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7 Habits That Successful Leaders Never Give Up

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7 Habits That Successful Leaders Never Give Up

We all have different angles to what leadership mean. Some will tell you that leaders are born and not made; others will tell you that leaders are made and not born. Yet it does take some sustained habits for you to become the leader you can be.

1. They take the bull by the horn

“Too many of us are not living our dreams because we are living our fears.” — Les Brown

Great leaders tend to show courage when every other person cowers. They want to make an impact and where else can you make an impact by going at challenges head on. Rather than dilly-dally or make excuses, they take charge and stare at the task at hand with optimism and bravery. Yes even in the face of adversity and struggles, they have greater reason to swing forward rather than turn around.

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2. They are good communicators

“The mediocre teacher tells. The good teacher explains. The superior teacher demonstrates. The great teacher inspires.” – William Arthur Ward

Nelson Mandela, Barack Obama, Hilary Clinton… What do these people have in common? They are effective communicators. They can reach the heart of their listeners with the right words. So even when the heart and desire of their followers is dampened they can speak fire into them. They know how to communicate their thoughts, desires and expectations to others. Every leader doesn’t stop building his/her skill as a communicator.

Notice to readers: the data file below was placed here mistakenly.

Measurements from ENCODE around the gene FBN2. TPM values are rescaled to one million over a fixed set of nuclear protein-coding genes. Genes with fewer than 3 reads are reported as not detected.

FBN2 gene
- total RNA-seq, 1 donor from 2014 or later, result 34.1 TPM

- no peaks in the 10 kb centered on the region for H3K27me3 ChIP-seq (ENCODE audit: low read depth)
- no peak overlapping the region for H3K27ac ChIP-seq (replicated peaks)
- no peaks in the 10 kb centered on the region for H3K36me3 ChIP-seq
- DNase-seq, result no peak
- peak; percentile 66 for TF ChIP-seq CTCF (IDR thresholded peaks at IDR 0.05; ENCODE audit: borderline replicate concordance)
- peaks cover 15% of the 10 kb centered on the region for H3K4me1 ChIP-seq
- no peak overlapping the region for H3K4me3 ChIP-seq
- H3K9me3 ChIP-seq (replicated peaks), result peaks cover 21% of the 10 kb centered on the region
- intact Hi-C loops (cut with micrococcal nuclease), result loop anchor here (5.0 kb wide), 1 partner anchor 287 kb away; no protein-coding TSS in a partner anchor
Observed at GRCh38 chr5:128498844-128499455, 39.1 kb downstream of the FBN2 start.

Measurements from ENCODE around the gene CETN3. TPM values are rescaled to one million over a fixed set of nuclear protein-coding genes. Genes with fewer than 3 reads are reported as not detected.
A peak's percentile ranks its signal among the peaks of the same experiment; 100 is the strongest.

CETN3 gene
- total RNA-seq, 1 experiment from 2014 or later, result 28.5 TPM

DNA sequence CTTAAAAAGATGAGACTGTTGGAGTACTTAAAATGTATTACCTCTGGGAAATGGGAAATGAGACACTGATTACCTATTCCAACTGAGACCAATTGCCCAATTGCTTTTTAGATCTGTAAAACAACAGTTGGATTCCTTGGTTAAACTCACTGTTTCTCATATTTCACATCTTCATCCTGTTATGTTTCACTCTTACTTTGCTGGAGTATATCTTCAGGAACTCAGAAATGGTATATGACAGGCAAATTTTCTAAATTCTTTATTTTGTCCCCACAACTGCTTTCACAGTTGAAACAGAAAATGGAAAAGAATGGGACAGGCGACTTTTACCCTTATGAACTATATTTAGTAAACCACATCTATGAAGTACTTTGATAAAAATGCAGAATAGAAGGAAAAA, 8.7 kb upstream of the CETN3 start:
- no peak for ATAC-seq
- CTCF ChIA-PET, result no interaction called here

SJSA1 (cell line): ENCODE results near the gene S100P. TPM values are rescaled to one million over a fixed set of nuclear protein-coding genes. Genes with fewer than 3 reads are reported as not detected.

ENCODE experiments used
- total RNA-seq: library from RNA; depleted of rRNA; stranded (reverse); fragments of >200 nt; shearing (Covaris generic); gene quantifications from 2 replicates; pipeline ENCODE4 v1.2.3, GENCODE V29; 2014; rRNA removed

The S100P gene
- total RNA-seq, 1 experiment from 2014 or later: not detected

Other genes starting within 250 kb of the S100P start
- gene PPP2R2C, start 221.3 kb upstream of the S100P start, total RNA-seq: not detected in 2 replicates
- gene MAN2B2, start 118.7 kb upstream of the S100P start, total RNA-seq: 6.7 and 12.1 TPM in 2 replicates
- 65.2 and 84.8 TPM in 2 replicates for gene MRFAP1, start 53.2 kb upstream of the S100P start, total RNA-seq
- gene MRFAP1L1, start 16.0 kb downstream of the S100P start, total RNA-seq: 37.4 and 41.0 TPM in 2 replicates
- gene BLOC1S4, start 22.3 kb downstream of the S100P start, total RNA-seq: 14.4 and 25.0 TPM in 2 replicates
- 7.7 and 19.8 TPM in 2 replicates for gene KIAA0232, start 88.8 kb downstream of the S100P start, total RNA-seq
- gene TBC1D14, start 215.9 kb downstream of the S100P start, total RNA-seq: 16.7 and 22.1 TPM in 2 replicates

3. They are unconventional

“When everything seems to be going against you, remember that the airplane takes off against the wind, not with it.” —Henry Ford

They do things differently, perhaps uniquely. They won’t follow the crowd or seek validation from the external rather than the internal. They chart their on course not based on popular opinion but on what may be considered unorthodox. This may take a lot of risk and criticism, but leaders do have a thick skin. Such unconventional tricks or play is what defines them in the long term rather than just for the short term.

4. They are adaptable

“Anyone can hold the helm when the sea is calm.” – Publilius Syrus

They are flexible. They are not dogmatic or rigid. If they have to bend or secure another route that will provide the right answers, they will take it. They know that the world is unpredictable and constantly changing. Rather than try to fight their environment, they are willing to adapt when they have to.

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5. They are passionate

“You have to be burning with an idea, or a problem, or a wrong that you want to right. If you’re not passionate enough from the start, you’ll never stick it out.” – Steve Jobs

They don’t commit themselves into ventures or projects because it is profitable. They go for projects they are passionate about. There is something about passion, it fires energy and can be contagious enough to attract other persons to your cause. Great leaders never give up the habit to be passionate and sharing that passion with everyone around them.